Elderflower (Sambuccus nigra) is excellent to help combat excess mucous
Peppermint (Mentha piperita) is helpful for managing fever
Ginger (Zingiber officinalis) is a warming, comforting and effective remedy for colds and chill
Add at least one teaspoon of each herb to your favourite teapot. Add boiling water. Steep for 15 minutes. Strain and enjoy in your nest.
Note: if you are running a high fever it is wise to see your GP
3. Convalescent nest foods
Nourishment is a vital aspect of convalescence. These specially selected nest foods are both nourishing and grounding. Foods which are easy to digest such as root vegetables, wholegrains, legumes, fish and eggs are ideal. Caffeine, sugar, alcohol and other stimulants need to be avoided. Dairy foods should avoided, with the exception of a small amount of good quality organic yoghurt.
Nest porridge recipe
½ cup organic rolled oats; 1 tablespoon chia seeds; 1 cup water; Grated ginger (cover and place on bench or in fridge)
In the morning:
- Add soaked oats to a saucepan and simmer in some almond & coconut or almond milk
- Grate one apple into bowl and add oats; 1 heaped tablespoon LSA mix (linseed, sunflower seed and almond) ; 1 tablespoon flaxseed oil; cinnamon and 1 tablespoon organic plain yoghurt.
- Best consumed in your nest.
4. Convalescent herbal medicines
Unless advised otherwise by your naturopath or doctor, keep taking your usual medicines during convalescence (this includes herbal and pharmaceutical medicines). In addition to these there are a special range of herbs which have a tonic effect and are effective in helping to restore energy and vitality within the body. These include warming remedies such as cinnamon (Cinnamomum zeylanicum), yarrow (Achillea millefolium) and angelica root (Angelica archangelica); immune supporting herbs like echinacea (Echinacea spp) and baptisia (Baptisia tinctoria); and gently acting nervous system herbs including vervain (Verbena officinalis) and oats (Avena sativa). A visit to your local naturopath would be wise during your convalescence so that appropriate remedies can be dispensed based on your individual needs.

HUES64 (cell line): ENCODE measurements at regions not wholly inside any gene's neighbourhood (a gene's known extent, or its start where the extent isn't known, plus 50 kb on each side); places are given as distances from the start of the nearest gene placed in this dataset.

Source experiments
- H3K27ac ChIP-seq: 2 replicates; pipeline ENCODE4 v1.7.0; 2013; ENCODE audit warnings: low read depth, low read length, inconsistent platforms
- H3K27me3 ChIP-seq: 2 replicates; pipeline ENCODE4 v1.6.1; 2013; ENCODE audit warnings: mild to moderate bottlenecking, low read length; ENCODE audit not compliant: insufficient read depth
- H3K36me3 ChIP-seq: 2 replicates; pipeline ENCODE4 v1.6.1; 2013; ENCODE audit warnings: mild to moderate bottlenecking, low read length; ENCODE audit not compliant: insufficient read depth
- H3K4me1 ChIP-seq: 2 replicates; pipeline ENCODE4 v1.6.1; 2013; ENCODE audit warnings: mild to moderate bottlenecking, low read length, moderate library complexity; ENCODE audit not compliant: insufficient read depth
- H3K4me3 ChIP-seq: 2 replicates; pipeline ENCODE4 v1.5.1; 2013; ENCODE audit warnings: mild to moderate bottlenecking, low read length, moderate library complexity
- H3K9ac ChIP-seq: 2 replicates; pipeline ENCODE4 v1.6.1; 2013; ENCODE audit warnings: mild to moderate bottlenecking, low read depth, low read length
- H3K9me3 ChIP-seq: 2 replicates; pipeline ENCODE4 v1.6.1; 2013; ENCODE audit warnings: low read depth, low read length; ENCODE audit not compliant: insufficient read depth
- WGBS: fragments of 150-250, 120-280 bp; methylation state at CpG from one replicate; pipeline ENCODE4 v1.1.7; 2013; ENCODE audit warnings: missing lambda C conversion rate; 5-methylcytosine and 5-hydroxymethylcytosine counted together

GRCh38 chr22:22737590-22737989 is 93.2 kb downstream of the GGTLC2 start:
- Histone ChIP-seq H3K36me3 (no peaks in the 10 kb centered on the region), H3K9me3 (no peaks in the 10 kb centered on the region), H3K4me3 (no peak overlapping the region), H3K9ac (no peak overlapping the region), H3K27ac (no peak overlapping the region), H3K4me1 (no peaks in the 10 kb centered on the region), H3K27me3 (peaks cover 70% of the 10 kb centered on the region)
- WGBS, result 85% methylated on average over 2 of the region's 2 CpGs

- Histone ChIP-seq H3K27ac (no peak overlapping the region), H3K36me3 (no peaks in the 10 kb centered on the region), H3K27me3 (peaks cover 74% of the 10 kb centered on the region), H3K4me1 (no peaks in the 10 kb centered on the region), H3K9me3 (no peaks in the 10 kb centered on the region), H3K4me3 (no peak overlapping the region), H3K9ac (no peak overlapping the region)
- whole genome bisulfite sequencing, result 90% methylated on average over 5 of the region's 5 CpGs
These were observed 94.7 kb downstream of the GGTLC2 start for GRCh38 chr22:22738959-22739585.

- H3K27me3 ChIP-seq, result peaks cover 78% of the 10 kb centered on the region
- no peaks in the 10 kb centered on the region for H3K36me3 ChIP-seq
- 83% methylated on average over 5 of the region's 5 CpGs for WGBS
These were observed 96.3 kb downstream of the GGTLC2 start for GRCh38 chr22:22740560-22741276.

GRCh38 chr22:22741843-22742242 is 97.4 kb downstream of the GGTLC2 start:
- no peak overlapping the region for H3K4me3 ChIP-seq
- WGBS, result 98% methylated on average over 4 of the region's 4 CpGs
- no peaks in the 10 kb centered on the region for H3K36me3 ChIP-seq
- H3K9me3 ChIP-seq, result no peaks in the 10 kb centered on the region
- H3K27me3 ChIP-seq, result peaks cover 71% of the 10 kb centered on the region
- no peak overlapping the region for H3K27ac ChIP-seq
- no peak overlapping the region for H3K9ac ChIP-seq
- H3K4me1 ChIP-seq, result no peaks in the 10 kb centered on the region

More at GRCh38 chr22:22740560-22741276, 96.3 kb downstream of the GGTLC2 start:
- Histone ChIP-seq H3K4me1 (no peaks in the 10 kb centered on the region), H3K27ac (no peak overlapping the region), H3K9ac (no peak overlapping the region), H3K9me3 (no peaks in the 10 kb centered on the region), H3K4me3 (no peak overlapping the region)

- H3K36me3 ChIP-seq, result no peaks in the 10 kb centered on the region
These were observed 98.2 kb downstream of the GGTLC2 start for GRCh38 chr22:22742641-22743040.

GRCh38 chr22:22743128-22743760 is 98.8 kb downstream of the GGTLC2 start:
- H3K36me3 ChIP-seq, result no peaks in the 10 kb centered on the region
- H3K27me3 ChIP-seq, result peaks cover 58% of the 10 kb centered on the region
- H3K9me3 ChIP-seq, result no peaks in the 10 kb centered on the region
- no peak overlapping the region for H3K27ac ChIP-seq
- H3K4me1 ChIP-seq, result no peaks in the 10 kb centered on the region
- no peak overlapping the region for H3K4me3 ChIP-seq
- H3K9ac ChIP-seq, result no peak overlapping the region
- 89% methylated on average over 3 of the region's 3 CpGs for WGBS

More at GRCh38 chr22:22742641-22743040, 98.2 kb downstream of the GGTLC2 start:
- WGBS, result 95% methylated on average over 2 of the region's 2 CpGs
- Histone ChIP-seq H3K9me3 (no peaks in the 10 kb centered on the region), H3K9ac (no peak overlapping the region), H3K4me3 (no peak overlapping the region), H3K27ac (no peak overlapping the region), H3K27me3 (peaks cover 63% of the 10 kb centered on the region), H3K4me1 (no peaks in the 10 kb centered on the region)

Gentle exercise such as walking and yoga is an important part of convalescence as it lifts energy and prevents stagnation and congestion. Match the pace of your exercise to your energy levels. When you feel up to it, a walk in nature, followed by sitting in the sun at the beach or in a garden works wonders for lifting the spirits too.
I will finish my piece on convalescence now with some inspiring words from two of the world’s great modern herbalists, Kerry Bone and Simon Mills:
“A good convalescence is a marvellous thing. It rounds off an illness and gives it meaning; it makes the sufferer stronger for having had the illness. It is probably the only strategy that will allow real recovery from debilitating disease, fatigue syndromes, recurrent infections and states of compromised immunity. Convalescence needs time, one of the hardest commodities now to find”.
Have a restorative month,
Mills, Simon “The complete guide to modern herbalism”
Bone, Kerry and Mills, Simon “Principles and practice of phytotherapy”